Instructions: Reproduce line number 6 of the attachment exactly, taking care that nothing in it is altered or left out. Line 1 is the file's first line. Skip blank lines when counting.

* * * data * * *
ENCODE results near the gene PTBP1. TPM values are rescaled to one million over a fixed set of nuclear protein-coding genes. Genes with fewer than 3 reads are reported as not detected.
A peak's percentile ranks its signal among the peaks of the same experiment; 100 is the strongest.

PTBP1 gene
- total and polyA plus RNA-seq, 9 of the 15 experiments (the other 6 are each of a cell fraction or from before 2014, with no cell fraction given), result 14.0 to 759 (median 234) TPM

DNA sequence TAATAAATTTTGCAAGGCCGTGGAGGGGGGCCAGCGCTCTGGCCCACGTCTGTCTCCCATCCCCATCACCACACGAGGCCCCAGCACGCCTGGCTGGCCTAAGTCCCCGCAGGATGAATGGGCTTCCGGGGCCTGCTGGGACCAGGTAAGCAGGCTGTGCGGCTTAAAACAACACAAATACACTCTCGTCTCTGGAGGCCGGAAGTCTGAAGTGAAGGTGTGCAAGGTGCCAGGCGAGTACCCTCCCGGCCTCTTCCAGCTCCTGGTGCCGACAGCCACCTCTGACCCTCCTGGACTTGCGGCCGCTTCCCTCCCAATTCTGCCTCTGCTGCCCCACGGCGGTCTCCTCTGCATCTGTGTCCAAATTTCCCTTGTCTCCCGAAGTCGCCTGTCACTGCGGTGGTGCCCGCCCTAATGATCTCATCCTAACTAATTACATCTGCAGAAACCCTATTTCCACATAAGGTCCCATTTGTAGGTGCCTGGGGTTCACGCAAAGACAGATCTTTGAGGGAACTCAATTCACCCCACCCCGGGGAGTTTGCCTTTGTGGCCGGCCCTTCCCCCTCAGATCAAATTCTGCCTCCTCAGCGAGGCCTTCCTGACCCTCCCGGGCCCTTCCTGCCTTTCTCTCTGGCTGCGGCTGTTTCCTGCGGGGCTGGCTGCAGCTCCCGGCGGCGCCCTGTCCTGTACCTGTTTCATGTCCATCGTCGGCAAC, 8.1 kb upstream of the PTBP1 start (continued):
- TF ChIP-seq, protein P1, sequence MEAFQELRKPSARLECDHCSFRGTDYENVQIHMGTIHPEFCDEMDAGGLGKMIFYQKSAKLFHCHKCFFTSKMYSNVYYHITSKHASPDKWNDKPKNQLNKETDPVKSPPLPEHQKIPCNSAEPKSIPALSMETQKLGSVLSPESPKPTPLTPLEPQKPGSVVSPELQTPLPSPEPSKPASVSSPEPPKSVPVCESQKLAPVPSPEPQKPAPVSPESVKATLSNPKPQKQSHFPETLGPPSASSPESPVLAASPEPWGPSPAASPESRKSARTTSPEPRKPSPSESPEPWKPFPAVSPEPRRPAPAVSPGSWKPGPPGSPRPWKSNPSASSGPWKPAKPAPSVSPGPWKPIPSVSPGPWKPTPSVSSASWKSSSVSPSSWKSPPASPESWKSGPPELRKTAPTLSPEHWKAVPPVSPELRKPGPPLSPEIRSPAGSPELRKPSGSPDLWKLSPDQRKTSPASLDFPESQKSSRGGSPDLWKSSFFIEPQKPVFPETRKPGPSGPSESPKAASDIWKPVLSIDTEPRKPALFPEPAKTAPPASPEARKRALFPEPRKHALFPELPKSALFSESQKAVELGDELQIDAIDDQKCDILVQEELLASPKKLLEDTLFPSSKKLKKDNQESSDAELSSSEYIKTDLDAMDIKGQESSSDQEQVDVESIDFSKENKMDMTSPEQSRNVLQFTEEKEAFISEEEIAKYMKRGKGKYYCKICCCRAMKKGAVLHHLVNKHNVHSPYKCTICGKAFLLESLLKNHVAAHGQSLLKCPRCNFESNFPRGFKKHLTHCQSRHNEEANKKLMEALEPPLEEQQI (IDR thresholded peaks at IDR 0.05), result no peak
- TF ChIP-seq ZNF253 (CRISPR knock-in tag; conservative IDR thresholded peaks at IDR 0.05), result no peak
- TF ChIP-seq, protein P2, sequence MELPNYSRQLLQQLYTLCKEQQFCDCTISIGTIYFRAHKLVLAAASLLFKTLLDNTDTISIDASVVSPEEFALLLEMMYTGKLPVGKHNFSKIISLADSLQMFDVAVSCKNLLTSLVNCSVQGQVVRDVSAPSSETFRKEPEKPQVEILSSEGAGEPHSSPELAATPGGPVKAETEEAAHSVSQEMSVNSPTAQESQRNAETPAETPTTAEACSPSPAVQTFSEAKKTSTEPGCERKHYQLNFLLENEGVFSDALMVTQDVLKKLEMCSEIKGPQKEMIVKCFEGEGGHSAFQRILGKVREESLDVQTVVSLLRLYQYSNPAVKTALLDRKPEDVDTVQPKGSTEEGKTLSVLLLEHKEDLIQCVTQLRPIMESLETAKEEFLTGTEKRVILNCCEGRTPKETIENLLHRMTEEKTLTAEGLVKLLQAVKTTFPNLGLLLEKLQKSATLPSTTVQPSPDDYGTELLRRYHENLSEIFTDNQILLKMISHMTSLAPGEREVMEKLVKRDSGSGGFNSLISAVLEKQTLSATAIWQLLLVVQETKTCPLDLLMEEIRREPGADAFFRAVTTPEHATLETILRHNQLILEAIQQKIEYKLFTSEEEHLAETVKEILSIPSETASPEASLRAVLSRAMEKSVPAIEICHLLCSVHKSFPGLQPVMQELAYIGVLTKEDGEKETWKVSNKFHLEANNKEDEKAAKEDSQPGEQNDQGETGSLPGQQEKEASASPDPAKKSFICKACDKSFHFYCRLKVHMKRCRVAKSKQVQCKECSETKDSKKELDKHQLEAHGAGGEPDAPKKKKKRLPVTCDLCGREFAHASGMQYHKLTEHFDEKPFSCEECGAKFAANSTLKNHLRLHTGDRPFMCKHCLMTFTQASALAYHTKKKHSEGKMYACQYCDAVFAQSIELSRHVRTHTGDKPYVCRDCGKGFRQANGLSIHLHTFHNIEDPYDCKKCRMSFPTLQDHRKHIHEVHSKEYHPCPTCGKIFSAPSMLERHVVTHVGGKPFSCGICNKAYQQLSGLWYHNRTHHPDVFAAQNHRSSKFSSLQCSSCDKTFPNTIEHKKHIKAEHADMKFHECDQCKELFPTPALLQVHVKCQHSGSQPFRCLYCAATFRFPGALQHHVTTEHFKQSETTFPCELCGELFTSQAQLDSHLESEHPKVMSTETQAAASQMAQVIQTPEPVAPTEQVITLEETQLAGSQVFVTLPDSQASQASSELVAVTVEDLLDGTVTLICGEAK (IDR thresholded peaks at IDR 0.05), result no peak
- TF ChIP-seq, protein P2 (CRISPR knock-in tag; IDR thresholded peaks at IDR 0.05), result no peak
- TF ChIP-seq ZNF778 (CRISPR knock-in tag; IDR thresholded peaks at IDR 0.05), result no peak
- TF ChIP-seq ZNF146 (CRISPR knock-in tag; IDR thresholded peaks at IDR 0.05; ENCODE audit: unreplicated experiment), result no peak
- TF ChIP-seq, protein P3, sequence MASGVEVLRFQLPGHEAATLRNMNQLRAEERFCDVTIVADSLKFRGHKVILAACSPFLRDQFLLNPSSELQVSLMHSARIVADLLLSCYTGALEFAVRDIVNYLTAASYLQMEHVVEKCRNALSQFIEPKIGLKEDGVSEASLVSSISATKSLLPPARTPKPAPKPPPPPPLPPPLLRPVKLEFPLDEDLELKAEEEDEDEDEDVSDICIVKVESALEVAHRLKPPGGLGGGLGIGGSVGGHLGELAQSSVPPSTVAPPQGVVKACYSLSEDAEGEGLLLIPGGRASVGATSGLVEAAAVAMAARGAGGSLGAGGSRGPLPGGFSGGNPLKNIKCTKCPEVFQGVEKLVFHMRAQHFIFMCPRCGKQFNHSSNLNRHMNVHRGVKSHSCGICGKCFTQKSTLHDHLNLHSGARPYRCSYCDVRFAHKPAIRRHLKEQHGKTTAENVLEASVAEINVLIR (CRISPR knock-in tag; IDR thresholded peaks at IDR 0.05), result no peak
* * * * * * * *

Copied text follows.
- TF ChIP-seq, protein P1, sequence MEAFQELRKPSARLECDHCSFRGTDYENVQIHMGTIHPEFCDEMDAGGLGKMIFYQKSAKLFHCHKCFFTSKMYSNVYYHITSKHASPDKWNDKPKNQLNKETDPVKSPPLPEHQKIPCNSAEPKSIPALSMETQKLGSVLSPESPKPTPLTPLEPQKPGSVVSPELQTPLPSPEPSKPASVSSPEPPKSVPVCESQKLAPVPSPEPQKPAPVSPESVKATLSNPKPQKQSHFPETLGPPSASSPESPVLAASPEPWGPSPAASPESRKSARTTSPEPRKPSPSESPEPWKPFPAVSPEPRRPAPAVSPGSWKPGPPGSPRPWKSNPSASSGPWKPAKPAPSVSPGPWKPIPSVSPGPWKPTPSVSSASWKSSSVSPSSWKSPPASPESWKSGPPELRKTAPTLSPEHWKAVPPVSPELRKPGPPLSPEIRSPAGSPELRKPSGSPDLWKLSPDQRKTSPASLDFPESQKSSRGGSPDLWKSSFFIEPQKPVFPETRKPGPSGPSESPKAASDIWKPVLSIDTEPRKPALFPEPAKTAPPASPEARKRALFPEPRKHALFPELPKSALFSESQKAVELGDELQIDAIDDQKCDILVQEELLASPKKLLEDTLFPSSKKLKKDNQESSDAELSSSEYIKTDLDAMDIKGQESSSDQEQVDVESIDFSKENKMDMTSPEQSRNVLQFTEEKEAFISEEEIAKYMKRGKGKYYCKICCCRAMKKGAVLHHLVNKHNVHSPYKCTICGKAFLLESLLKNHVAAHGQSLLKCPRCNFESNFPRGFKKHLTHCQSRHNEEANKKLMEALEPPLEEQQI (IDR thresholded peaks at IDR 0.05), result no peak